Sooner or later, most ornamental gardeners wind up getting a basic encyclopedia of perennials. Usually sooner. The novice gardener, planning his or her first garden, needs to get some idea of “What’s out there? And will it grow here?” Most of the general, try-to-cover-the-whole-country perennial encyclopedias make the cold climate gardener’s job more difficult, trying to weed out all the plants that aren’t hardy before even deciding what looks good. And if you read more than one of this type of book, you begin to realize that not all authors have the same idea of what a hardy plant is.
But Growing Perennials in Cold Climates makes your job easier. It’s not only an encyclopedia of herbaceous perennial plants that are hardy in USDA zones 5 and colder, it’s also a manual of gardening techniques. Unlike most other books of this type, they put the plants first, and the techniques come after that. I think that’s smart. The first thing a gardener wants to know is, what does it look like? Only later, after one has successfully pulled it through a few winters, does one want to know how to divide the thing.
But the plant profiles are far more than pretty pictures. They are full-fledged articles on each genus. With a few genera, such as Iris, it’s even divided into two articles, one for bearded iris and one for Siberian iris. Each profile starts out with a brief intro, and then goes into the first section, the growth habit of the plant. This is something that you often have to learn for yourself. Occasionally some aspects of growth are touched on, but I’ve never seen a book that systematically covered the structure and growth habit of the plants under discussion besides this one. When I read this section and I know the plant, I smile in recognition. When I don’t know the plant, I immediately have a better idea if it will “play nice” with the other plants in my garden.
The other sections in each plant profile are pretty much what you’d expect, but they’re all very thorough–sometimes too thorough. To read this book, you’d think every plant in the world needs a little 10-10-10 every spring, but while I try to improve the soil structure before planting, I rarely fertilize any plants later on. Still, each profile will clearly state whether or not the plant needs deadheading or staking, what problems might develop and how to avoid them or take care of them, where to plant it, when to plant it, what looks good with it, how to make more of it, and ends with a section called “Special Uses,” where you will learn if it is good as a cut or dried flower. Following that is a list of sources and a chart detailing the characteristics of the varieties available in that particular genus.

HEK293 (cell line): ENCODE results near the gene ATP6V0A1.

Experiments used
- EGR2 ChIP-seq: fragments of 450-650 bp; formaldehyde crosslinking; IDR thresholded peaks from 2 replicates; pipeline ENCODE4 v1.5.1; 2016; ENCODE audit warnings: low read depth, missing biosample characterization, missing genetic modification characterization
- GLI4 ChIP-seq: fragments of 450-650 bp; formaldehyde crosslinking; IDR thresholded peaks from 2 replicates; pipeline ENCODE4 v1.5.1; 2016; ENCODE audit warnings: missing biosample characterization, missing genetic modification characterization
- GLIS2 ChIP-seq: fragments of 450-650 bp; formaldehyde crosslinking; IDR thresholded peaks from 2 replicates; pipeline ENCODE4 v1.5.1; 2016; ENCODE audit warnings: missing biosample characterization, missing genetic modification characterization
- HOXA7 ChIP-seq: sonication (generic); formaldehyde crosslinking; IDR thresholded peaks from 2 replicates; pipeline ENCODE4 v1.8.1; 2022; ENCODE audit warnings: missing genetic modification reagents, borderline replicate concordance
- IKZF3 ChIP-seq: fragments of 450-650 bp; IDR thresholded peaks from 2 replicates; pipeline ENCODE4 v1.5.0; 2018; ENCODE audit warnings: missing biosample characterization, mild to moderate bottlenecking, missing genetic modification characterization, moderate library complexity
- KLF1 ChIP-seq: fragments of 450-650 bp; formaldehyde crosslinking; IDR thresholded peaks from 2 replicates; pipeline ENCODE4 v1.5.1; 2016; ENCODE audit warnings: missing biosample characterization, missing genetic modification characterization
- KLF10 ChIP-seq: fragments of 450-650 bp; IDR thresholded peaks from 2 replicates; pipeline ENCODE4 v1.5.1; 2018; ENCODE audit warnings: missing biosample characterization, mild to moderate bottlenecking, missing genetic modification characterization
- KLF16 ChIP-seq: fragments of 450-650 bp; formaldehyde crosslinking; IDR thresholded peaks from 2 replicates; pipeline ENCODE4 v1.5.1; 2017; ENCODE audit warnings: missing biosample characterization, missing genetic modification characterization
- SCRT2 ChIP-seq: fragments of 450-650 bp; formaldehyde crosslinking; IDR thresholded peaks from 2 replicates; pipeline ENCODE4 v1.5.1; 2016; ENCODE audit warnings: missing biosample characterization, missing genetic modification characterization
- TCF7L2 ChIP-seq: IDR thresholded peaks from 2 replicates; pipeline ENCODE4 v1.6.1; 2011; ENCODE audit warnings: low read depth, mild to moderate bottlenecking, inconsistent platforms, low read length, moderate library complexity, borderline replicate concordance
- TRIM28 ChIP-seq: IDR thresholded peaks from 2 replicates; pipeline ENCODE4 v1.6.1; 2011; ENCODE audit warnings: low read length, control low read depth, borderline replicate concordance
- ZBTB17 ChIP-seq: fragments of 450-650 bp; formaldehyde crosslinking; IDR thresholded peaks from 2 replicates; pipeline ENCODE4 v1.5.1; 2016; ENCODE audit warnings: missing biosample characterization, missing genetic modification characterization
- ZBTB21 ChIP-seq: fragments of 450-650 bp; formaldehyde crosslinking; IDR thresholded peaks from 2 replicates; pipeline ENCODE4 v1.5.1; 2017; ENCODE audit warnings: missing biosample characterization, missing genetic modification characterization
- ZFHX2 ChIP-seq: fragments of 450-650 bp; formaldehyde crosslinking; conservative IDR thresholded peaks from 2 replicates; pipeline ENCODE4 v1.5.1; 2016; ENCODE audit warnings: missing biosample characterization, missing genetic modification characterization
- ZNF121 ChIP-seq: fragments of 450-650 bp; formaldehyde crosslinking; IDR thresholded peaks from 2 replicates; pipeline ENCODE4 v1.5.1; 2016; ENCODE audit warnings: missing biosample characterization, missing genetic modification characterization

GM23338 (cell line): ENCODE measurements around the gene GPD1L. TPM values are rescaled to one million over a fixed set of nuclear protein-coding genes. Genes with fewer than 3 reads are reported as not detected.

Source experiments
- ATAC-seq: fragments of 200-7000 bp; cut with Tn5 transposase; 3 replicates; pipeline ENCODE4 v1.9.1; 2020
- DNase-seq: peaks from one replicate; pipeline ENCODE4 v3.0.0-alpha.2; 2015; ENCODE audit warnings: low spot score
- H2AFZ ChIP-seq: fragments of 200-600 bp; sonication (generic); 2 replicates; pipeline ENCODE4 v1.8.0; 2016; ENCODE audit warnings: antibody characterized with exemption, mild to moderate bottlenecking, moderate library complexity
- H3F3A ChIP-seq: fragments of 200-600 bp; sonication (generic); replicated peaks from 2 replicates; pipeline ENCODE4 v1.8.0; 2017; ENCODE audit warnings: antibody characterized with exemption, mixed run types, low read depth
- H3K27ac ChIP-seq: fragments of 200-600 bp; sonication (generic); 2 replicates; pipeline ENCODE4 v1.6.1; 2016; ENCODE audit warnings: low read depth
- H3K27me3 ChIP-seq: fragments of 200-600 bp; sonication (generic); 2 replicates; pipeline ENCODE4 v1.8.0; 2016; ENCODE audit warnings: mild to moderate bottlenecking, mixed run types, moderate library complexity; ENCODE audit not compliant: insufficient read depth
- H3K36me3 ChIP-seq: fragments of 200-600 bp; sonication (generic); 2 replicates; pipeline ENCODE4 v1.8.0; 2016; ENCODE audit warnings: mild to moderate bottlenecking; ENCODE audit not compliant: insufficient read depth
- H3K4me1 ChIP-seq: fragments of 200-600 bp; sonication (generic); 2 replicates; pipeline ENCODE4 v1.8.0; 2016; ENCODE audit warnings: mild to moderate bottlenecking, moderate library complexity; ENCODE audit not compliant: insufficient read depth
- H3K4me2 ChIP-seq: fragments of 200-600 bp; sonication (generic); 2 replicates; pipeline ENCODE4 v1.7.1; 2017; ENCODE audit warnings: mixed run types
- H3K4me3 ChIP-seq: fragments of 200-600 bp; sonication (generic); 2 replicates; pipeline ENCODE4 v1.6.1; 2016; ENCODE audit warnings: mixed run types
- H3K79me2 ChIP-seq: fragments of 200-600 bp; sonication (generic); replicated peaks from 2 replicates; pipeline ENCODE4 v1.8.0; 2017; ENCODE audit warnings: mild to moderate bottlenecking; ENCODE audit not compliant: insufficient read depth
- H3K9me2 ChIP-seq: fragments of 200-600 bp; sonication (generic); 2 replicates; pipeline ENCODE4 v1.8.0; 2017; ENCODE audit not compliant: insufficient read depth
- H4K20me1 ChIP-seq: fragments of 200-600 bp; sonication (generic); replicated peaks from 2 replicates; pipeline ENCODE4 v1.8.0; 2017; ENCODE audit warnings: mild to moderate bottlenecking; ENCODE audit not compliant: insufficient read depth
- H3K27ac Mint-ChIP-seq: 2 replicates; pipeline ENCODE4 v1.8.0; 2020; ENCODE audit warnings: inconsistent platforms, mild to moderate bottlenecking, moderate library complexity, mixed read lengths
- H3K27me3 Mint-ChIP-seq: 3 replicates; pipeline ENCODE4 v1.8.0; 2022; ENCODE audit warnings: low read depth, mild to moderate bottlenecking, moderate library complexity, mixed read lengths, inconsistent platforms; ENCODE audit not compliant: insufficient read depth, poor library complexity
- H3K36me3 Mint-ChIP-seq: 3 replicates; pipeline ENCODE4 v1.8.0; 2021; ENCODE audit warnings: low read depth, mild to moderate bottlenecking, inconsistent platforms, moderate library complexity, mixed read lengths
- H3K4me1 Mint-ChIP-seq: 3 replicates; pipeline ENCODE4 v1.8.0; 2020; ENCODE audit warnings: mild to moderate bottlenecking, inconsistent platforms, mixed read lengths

The authors share their considerable experience in the second half of the book, when they describe gardening techniques in greater detail. Mike Heger is the owner of Ambergate Gardens and his co-author John Whitman has been gardening for over forty years, so between the two of them they have a lot of information to share. They take each section of a plant profile and expand upon it. For example, in a plant profile they would tell you to mulch. In the back of the book they describe various mulches, discuss the advantages and disadvantages of each, and suggest the best time to apply them. They also distinguish between summer mulching to conserve moisture and winter protection. Snowfall, of course, is the best winter protection for plants.
The book is copyrighted 1998, but the book isn’t really dated, except in a few respects. They pay some lip service to organic techniques, but they don’t seem to be as familiar with them as they are with traditional chemical approaches to fertilization and pest and disease control. There weren’t as many organic options at that point and they certainly weren’t as well publicized. I say find that information elsewhere and don’t hold it against them. Also, you won’t find a single web or email address in here! That problem is easily remedied with your favorite search engine. And sadly, though not surprisingly, some of the sources have gone out of business. Again, if your search engine doesn’t turn it up, it’s probably one of the nurseries that no longer exists.
If a friend or a sibling keeps asking you which plants are “safe” to grow, or if you know a cold climate gardener with a gap on their reference shelf, Growing Perennials in Cold Climates would be a good book to put in their hands.